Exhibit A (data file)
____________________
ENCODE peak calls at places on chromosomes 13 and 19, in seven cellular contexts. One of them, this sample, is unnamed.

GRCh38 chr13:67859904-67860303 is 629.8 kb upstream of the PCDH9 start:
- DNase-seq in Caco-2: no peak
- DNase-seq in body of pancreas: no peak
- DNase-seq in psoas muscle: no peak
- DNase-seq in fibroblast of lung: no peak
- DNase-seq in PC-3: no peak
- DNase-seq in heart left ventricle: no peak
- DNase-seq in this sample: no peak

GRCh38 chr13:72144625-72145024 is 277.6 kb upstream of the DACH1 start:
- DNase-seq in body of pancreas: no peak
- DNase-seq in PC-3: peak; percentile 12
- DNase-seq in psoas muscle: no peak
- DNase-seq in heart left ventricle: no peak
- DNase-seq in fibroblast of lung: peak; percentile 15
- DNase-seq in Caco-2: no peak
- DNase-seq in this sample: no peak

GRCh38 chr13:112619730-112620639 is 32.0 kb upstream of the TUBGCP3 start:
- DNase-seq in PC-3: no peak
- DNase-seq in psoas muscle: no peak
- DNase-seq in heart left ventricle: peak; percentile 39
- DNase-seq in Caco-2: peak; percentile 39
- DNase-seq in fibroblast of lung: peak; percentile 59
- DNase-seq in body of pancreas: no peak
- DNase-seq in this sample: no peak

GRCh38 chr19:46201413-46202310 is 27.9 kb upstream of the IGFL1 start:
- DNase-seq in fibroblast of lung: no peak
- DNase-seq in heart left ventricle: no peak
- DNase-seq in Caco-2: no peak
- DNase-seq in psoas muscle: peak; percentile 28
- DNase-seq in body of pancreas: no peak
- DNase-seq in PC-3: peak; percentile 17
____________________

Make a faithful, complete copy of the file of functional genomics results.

ENCODE peak calls at places on chromosomes 13 and 19, in seven cellular contexts. One of them, this sample, is unnamed.

GRCh38 chr13:67859904-67860303 is 629.8 kb upstream of the PCDH9 start:
- DNase-seq in Caco-2: no peak
- DNase-seq in body of pancreas: no peak
- DNase-seq in psoas muscle: no peak
- DNase-seq in fibroblast of lung: no peak
- DNase-seq in PC-3: no peak
- DNase-seq in heart left ventricle: no peak
- DNase-seq in this sample: no peak

GRCh38 chr13:72144625-72145024 is 277.6 kb upstream of the DACH1 start:
- DNase-seq in body of pancreas: no peak
- DNase-seq in PC-3: peak; percentile 12
- DNase-seq in psoas muscle: no peak
- DNase-seq in heart left ventricle: no peak
- DNase-seq in fibroblast of lung: peak; percentile 15
- DNase-seq in Caco-2: no peak
- DNase-seq in this sample: no peak

GRCh38 chr13:112619730-112620639 is 32.0 kb upstream of the TUBGCP3 start:
- DNase-seq in PC-3: no peak
- DNase-seq in psoas muscle: no peak
- DNase-seq in heart left ventricle: peak; percentile 39
- DNase-seq in Caco-2: peak; percentile 39
- DNase-seq in fibroblast of lung: peak; percentile 59
- DNase-seq in body of pancreas: no peak
- DNase-seq in this sample: no peak

GRCh38 chr19:46201413-46202310 is 27.9 kb upstream of the IGFL1 start:
- DNase-seq in fibroblast of lung: no peak
- DNase-seq in heart left ventricle: no peak
- DNase-seq in Caco-2: no peak
- DNase-seq in psoas muscle: peak; percentile 28
- DNase-seq in body of pancreas: no peak
- DNase-seq in PC-3: peak; percentile 17